Conflict and peace-making have fundamentally shaped and remade boundaries and relationships in the world we live in. These transformations include processes of inclusion and exclusion that accompany conflicts and the efforts to resolve, transform or secure them. Inclusion is commonly associated with peace rather than conflict, but violent means are often justified in inclusive or productive terms: the renewal of a unified people, the protection of a national economy, or the toppling of an old regime to make way for a more inclusive future. Whether it is peace-making, conflict or securitisation: boundaries, borders and relationships are frequently reified, contested or hardened through these processes. In this sense, both conflict and peace are interrelated ordering principles at the heart of which lie questions about inclusion and exclusion, relation and disconnection. As some are drawn into the centre of a violent cause, others might be ostracized, targeted or displaced as inevitable Others. Similarly, approaches to peace-making and conflict transformation – often seeking to be inclusive – might lead to unintended exclusive consequences: political settlements negotiated by elites can exclude the voices of marginal groups, or override calls for historical justice; and as peace-making tends to involve power struggles, its outcomes can lead to new grievances and renewed conflict.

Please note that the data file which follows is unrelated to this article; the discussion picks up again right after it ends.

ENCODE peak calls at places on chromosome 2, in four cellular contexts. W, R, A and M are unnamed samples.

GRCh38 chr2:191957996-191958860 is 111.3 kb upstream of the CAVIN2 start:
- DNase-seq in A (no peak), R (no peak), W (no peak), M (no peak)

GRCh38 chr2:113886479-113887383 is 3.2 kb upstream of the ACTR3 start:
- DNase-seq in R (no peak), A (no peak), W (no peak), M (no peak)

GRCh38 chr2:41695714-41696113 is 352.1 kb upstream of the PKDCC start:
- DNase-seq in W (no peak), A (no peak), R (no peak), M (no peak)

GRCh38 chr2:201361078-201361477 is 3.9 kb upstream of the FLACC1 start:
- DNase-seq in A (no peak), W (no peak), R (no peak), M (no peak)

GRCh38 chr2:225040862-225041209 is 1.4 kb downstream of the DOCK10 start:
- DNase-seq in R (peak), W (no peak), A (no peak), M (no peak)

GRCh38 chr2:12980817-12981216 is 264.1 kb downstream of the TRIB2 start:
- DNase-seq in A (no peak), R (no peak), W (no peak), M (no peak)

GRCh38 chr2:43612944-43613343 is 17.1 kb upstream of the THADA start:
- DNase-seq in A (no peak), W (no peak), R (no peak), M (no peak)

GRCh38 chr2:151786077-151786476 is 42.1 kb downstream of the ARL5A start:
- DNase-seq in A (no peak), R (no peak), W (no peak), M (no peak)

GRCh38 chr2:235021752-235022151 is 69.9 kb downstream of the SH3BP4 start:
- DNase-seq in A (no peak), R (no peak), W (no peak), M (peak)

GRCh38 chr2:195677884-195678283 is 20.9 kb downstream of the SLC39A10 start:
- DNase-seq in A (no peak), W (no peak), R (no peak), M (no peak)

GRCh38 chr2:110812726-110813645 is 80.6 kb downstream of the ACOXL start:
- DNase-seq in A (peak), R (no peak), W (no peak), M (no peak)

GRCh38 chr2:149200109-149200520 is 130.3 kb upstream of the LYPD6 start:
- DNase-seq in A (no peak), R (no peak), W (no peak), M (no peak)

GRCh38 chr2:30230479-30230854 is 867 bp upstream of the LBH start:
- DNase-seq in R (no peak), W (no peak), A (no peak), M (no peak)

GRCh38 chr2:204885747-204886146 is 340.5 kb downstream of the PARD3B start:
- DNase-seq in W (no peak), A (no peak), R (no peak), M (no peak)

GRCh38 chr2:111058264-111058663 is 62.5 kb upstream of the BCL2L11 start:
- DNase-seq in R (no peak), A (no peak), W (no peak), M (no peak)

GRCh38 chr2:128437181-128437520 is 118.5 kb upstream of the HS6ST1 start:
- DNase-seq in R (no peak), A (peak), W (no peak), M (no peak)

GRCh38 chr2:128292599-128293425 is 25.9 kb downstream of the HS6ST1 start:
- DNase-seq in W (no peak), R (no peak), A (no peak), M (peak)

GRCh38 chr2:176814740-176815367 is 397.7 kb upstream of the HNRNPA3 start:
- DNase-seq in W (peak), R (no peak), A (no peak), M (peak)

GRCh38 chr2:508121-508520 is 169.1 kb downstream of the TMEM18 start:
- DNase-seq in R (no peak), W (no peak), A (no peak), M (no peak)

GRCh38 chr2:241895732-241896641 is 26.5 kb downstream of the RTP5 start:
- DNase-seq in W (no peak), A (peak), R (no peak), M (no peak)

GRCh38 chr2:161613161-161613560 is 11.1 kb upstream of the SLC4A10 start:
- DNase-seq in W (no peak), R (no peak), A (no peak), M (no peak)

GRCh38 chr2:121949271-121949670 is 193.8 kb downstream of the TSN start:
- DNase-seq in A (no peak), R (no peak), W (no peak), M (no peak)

In particular, security and forms of securitisation, as part of major ordering mechanisms, play a key role here. In the name of security, freedom is protected, borders are militarised and interventions justified, often in ahistorical, depoliticised ways. Metaphorically speaking, the boundaries between unpredictable outsiders and to-be-protected insiders must be guarded and reaffirmed: between nations and globalised flows of people, between security compounds and war-zones, between citizens and non-citizens and between the rich and poor. Questions about inclusion/exclusion are central to our understanding about how dynamics of peace, conflict and security interrelate. Moreover, these dynamics have an often suppressed and distorted temporal and historical dimension, as some histories are ignored and others are shaped, while long-term processes of inclusion and exclusion can become buried underneath the spectacular buzz and noise of immediate crises that claim moments of unprecedented truths.